Quoting George Washington and Thomas Jefferson, a Florida judge has ruled that the state’s ban on smoking medical marijuana is unconstitutional.
In a 22-page order released Friday, Circuit Judge Karen Gievers said that the ban on smoking is “invalid because it conflicts” with the constitutional amendment on medicinal cannabis approved by statewide voters in 2016. A one-day trial was held last Wednesday.
The ban “prohibits a use of medical marijuana that is permitted by the amendment: smoking in private,” she wrote. The suit is against the Department of Health, which regulates the drug through its Office of Medical Marijuana Use.
Health Department spokesman Devin Galetta said the agency will appeal the ruling, which will put an automatic delay on its effect.
“This ruling goes against what the Legislature outlined when they wrote and approved Florida’s law to implement the constitutional amendment that was approved by an overwhelmingly bipartisan majority,” he said in an email.
The amendment, passed by 71 percent of voters, was spearheaded by Orlando attorney and entrepreneur John Morgan, who filed the lawsuit against the ban.
“When I start something I finish it. Truth prevails!! The voters will be done!! #BELIEVE #ForThePeople #NoSmokeIsAJoke,” he tweeted Friday.
Gievers agreed with argument from plaintiff’s counsel Jon Mills that the amendment “recognizes there is no right to smoke in public places, thereby implicitly recognizing the appropriateness of using smokable medical marijuana in private places.”
In an email to Florida Politics, Morgan called the decision “a huge win for Floridians.” He sat at counsel’s table but did not participate in last week’s trial.
“I hope and pray that Gov. (Rick) Scott and (Attorney General) Pam Bondi don’t appeal this win for the people,” he added. “I think this could be a major issue in the U.S. Senate race. It has all drug out long enough.
“…Let the people find compassionate care while they recover and also while they die in dignity,” Morgan said. Representatives for Scott and Bondi were not available Friday evening.
But Kim Rivers, CEO of Florida medical marijuana provider Trulieve, late Friday said her company “stands ready to provide Florida patients (with) full flower cannabis” that can be smoked: “We look forward to guidance from the Department of Health on next steps to approve this next form of medicine for patients.
* * *
Gievers began by quoting Washington’s 1796 Farewell Address that people have the right to “make and alter” their constitutions, which are “sacredly obligatory upon all.” She added a line from Jefferson that written constitutions should be not be made “blank paper(s) by construction.”
The Legislature’s ability to pass laws is not “unfettered,” the judge wrote, in that lawmakers can’t “overrule or ignore the ‘sacred obligation’ referred to by President Washington.”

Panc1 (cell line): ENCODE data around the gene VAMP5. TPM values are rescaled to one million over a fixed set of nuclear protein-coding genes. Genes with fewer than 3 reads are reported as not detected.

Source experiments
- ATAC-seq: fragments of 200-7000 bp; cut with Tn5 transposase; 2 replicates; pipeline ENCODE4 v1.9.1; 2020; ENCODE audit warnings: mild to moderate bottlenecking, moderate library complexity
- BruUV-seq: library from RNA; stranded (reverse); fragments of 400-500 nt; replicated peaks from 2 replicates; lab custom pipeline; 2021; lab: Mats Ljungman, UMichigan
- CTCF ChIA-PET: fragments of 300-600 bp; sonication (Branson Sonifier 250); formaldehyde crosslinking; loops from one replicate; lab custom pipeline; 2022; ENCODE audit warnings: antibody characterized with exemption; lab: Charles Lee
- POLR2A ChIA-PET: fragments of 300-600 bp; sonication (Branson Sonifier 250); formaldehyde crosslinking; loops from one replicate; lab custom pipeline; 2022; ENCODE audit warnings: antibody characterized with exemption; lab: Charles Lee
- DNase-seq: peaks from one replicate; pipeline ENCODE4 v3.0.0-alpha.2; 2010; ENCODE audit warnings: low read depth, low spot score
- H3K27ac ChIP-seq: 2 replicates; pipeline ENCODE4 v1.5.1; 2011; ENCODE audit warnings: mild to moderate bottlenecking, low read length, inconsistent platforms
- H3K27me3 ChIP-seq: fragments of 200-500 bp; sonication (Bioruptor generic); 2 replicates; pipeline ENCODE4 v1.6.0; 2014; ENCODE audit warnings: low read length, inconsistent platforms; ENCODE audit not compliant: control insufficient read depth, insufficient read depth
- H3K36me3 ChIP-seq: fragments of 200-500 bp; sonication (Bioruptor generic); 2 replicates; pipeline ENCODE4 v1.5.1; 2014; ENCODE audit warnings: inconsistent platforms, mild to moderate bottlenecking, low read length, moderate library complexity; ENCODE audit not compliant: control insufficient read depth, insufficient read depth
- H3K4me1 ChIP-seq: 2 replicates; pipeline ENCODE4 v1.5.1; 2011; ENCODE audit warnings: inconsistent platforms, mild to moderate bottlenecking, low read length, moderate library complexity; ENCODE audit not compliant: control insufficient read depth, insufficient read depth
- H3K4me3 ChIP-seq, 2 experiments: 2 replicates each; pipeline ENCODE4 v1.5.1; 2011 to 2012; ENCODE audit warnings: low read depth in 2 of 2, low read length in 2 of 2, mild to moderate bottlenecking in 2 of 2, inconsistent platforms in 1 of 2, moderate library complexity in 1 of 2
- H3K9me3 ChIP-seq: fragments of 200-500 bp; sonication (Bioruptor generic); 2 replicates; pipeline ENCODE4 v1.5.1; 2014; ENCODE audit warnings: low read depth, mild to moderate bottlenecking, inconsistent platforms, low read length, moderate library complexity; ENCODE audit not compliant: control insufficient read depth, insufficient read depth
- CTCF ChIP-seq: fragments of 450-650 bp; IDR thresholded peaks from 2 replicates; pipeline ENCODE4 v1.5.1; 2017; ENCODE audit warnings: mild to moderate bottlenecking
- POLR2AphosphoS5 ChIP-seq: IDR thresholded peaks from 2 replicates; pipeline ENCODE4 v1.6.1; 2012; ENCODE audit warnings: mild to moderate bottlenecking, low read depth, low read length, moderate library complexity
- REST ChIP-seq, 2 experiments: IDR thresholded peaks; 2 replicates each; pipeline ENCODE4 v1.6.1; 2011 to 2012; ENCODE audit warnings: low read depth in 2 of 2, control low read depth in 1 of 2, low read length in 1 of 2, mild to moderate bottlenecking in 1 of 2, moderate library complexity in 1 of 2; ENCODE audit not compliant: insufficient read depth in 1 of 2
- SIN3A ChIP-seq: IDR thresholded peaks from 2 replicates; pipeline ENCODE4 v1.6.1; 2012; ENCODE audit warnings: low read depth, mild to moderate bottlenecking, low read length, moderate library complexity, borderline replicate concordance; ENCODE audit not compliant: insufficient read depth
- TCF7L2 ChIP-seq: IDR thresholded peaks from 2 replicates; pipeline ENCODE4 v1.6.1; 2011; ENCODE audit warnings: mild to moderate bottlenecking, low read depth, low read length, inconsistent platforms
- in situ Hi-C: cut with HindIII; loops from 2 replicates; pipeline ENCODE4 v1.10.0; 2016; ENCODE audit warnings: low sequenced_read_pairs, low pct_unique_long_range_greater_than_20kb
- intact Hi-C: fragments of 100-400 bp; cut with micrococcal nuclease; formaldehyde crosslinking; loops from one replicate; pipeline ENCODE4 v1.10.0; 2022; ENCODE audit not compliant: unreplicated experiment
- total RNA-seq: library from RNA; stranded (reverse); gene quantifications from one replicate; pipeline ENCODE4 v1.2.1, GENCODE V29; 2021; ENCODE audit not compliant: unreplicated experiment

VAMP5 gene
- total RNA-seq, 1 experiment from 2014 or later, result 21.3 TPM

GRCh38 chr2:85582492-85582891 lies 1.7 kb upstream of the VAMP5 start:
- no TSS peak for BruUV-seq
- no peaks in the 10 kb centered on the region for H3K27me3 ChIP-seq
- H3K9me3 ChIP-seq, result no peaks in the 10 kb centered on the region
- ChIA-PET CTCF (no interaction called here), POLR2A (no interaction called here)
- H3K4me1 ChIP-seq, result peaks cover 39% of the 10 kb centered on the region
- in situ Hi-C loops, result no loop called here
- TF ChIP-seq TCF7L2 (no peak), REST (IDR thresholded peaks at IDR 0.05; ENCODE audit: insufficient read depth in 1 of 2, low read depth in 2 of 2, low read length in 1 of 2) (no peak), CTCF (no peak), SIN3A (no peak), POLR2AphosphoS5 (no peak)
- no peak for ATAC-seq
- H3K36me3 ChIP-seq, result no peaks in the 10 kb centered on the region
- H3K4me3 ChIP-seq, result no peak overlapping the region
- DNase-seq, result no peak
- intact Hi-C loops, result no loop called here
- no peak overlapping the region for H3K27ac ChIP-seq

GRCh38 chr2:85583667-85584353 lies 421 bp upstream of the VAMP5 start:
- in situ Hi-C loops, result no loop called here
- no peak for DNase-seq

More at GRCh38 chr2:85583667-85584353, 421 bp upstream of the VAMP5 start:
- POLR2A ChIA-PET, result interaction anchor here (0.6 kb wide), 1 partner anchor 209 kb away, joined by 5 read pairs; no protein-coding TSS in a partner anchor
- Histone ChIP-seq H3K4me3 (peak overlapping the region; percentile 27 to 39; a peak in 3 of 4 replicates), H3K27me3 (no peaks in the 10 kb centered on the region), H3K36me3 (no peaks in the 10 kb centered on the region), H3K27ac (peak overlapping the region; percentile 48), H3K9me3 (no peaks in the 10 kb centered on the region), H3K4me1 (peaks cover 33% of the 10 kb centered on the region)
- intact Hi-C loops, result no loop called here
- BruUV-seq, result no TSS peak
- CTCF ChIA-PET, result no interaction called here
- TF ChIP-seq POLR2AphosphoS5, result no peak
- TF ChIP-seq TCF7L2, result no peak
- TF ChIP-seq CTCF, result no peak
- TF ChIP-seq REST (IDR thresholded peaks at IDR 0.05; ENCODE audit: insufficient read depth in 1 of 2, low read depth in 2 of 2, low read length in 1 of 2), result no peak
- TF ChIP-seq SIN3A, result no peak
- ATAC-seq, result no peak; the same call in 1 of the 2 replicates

“Just as no person is above the law, the Legislature must heed the constitutional rights Floridians placed in the Constitution in 2016,” Gievers wrote.
The judge noted that “no legislation is needed to implement the Amendment,” but that if lawmakers chose to pass laws related to it, those acts must be “consistent with” the amendment.
Because the amendment doesn’t require the “accommodation” of smoking marijuana in public, Gievers reasoned – as did Morgan and Mills – that “the ability to smoke medical marijuana was implied in this language and is therefore a protected right,” the order says.
Last year, lawmakers approved and Gov. Rick Scott signed into law an implementing bill for the amendment that does not allow marijuana to be smoked. House Republican Leader Ray Rodrigues of Estero, who sponsored the measure, has said “we don’t believe you smoke medicine.” Edibles and “vaping” are permitted, however. Rodrigues couldn’t be reached.
That statute now must be “stricken,” Gievers said, as “unconstitutionally inconsistent.”
Gievers also called “compelling” testimony from plaintiff Cathy Jordan, a Manatee County woman who has Lou Gehrig’s disease, uses a wheelchair and struggles to speak. She testified at trial that she’s been smoking marijuana since the late 1980s: “I figured, ‘what the heck, what’s it gonna do, kill me?’ “
“Qualifying patients,” including Jordan, “have the right to use the form of medical marijuana for treatment of their debilitating medical conditions as recommended by their physicians, including the use of smokable marijuana in private places,” the judge wrote.
Gievers, elected to the circuit bench in 2010 from private practice, also recently ruled in favor of Tampa strip club mogul Joe Redner, whose lung cancer is in remission. He sued to be able to grow his own marijuana to make juice of it. The state is now appealing that ruling.